- Government lowers Tuesday's four-week bill sale to $15 billion
- Citigroup forecasts $135 billion of bill paydown by Dec. 1
Yields on the Treasury’s shortest-maturity obligations are getting locked in below zero as the U.S. moves to reduce issuance of bills to keep under the government’s debt limit.
The Treasury said on Monday that it would sell $15 billion of four-week bills Tuesday, down from $20 billion Sept. 15 and $45 billion in July. Wall Street strategists expected bill offerings to fall short of the amount maturing in coming weeks -- meaning the government would be paying down debt -- as the Treasury exhausts funding measures after reaching its statutory borrowing limit in March.
Yet the size of the reduction came as a surprise, given that quarter-end is approaching, when banks typically look to bolster balance sheets and step away from providing alternatives to bills, such as repurchase agreements. Current four-week bills have closed with negative yields since Sept. 16, the day before the Federal Reserve kept its overnight target near zero.
The cut “is in line with the overall trend of the Treasury reducing bills sales given the debt-ceiling constraints,” said Kenneth Silliman, head of U.S. short-term rates trading in New York at TD Securities, one of 22 primary dealers that trade with the Fed. “Given that we are heading into the quarter-end period when demand rises, this cut in bill supply couldn’t come at a worse time.”
The government will pay down about $135 billion in bills by Dec. 1, according to strategists at Citigroup Inc., who say the Treasury will bump up against the debt ceiling by then. The government’s steps will allow it to cover all usual payments until mid-November or early December, unless Congress increases the debt limit, according to the Congressional Budget Office.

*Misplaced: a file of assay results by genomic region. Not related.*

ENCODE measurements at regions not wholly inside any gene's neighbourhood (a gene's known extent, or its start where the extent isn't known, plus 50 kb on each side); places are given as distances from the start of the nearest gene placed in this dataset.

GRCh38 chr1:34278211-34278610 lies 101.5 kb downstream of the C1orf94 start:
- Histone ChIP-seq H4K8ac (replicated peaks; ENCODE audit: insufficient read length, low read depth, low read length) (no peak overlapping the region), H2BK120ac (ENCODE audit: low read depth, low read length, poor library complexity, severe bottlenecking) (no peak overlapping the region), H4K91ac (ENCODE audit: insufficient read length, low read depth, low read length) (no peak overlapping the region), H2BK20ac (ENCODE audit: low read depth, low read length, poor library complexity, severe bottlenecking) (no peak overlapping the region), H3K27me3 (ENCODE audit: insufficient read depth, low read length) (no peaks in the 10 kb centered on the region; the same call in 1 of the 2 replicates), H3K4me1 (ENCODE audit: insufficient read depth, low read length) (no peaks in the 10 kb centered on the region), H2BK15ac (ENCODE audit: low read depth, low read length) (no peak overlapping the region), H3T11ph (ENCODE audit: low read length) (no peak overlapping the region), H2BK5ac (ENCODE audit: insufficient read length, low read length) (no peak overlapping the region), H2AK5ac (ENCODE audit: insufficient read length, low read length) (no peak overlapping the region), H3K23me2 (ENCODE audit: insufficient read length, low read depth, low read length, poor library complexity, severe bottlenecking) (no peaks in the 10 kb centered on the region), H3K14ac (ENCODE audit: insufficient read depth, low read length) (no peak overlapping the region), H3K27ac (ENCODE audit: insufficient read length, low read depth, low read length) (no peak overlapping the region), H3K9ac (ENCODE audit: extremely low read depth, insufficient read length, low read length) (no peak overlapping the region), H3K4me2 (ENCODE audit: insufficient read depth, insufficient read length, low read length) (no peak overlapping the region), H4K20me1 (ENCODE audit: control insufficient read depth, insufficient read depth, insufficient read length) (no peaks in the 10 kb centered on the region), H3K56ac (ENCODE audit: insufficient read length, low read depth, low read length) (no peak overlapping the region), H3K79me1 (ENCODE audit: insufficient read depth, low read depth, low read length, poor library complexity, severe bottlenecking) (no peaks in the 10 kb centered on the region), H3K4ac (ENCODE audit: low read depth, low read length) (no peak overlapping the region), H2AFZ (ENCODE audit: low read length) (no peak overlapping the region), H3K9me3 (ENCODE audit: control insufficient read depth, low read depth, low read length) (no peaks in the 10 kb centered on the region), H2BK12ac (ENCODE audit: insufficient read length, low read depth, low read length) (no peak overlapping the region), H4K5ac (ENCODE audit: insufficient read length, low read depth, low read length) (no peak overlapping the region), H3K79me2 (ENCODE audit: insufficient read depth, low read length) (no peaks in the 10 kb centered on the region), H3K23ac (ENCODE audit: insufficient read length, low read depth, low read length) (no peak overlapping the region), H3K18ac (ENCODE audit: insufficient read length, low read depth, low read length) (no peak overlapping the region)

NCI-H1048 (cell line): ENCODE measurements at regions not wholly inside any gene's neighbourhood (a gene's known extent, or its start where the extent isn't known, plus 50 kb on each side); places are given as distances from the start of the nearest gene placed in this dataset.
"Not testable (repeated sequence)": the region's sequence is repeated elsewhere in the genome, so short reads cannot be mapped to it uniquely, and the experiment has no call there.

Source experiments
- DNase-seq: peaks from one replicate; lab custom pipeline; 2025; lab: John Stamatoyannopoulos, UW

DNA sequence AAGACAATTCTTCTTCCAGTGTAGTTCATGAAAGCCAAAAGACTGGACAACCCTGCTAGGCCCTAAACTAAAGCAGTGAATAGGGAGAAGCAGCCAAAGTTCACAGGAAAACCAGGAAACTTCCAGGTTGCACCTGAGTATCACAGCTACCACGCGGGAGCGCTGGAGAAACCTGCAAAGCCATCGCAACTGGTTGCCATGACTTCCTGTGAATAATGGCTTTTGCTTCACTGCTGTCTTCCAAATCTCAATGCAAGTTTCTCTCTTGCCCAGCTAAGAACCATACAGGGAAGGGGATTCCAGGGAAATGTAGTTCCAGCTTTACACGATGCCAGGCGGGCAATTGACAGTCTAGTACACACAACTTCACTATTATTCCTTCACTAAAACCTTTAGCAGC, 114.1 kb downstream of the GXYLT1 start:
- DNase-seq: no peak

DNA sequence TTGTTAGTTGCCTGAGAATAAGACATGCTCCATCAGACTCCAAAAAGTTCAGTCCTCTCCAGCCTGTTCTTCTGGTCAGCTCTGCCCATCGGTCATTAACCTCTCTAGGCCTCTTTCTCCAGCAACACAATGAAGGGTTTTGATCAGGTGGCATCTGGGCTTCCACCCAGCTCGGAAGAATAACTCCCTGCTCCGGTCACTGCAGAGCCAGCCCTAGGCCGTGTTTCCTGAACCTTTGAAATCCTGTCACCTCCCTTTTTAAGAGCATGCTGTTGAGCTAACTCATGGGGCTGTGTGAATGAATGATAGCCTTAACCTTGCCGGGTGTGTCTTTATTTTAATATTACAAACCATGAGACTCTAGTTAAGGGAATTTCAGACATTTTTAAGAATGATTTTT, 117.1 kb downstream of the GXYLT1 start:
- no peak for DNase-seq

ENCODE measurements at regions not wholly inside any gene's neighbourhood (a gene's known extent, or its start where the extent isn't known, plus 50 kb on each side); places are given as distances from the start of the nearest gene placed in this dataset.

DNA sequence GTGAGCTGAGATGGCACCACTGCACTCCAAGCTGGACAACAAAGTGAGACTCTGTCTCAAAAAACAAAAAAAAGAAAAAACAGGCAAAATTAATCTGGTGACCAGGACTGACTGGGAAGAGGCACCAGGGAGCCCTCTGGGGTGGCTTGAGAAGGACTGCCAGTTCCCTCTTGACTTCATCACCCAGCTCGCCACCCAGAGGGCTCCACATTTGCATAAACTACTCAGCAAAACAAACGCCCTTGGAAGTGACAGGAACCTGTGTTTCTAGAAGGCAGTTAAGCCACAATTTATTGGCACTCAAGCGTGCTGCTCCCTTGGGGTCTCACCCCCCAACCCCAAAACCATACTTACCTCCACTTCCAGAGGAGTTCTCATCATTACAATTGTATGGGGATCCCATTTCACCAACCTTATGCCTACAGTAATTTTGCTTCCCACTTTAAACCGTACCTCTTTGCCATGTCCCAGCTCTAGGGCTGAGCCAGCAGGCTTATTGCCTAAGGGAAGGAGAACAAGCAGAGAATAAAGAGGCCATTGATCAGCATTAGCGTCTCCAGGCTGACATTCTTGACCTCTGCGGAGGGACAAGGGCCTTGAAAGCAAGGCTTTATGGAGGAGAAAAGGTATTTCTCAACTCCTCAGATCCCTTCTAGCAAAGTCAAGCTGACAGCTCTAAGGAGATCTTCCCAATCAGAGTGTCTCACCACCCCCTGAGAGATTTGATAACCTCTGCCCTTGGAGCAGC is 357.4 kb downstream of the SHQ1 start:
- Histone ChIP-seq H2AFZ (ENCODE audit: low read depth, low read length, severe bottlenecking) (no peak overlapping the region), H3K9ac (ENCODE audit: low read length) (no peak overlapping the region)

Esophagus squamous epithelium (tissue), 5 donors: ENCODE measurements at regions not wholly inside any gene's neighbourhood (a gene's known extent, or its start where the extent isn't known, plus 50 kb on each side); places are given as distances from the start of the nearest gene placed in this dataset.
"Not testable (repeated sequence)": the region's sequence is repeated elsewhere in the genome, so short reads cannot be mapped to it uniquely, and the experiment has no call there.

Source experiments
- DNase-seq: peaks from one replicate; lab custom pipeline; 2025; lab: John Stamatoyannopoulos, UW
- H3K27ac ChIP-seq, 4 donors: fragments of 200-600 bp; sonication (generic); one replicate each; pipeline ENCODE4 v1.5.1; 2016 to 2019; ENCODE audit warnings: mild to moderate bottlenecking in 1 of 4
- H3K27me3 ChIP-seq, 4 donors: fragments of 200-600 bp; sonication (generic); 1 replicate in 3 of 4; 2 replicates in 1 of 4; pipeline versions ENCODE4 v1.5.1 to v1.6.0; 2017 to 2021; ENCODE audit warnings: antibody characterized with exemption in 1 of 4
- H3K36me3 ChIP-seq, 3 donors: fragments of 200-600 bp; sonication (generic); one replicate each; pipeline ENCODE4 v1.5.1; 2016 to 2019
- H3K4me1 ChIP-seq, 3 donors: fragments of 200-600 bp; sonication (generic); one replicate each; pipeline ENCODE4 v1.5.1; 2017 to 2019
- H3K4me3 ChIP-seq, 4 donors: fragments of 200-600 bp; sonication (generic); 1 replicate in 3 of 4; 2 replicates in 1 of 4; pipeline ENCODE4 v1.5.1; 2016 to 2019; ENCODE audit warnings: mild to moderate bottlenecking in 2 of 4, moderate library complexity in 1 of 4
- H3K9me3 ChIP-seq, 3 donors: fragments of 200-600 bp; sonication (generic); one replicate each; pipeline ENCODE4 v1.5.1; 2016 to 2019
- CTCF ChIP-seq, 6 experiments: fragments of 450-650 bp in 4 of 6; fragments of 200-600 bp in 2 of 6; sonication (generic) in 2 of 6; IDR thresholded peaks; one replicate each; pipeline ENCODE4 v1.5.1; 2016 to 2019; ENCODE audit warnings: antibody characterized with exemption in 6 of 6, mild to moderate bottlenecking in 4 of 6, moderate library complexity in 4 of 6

In May, the government announced plans to increase bill issuance to ease distortions in money markets given a dearth of short-term high-quality assets and heightened demand. Lawmakers have upended that effort as Democrats and Republicans have yet to lift the borrowing limit or suspend it, as they did previously. A Treasury official said in August that bill sales might slow if Congress doesn’t raise the debt limit.
Four-week bills yields have dipped below zero on occasion since the recession. A negative yield means investors buying the bills will get back less at maturity than they paid at purchase. They’re willing to take that loss to have a safe place to park their money.
Treasury auctions don’t allow for negative yield bids, meaning the lowest permissible bid is zero. The department discussed at several of its quarterly refunding briefings in 2012 the potential benefits of allowing for negative yield bidding at bill auctions.
The Treasury said in August 2012 that it was “in the process of building the operational capabilities to allow for negative-rate bidding in Treasury bill auctions, should we make the determination to allow such bidding in the future.”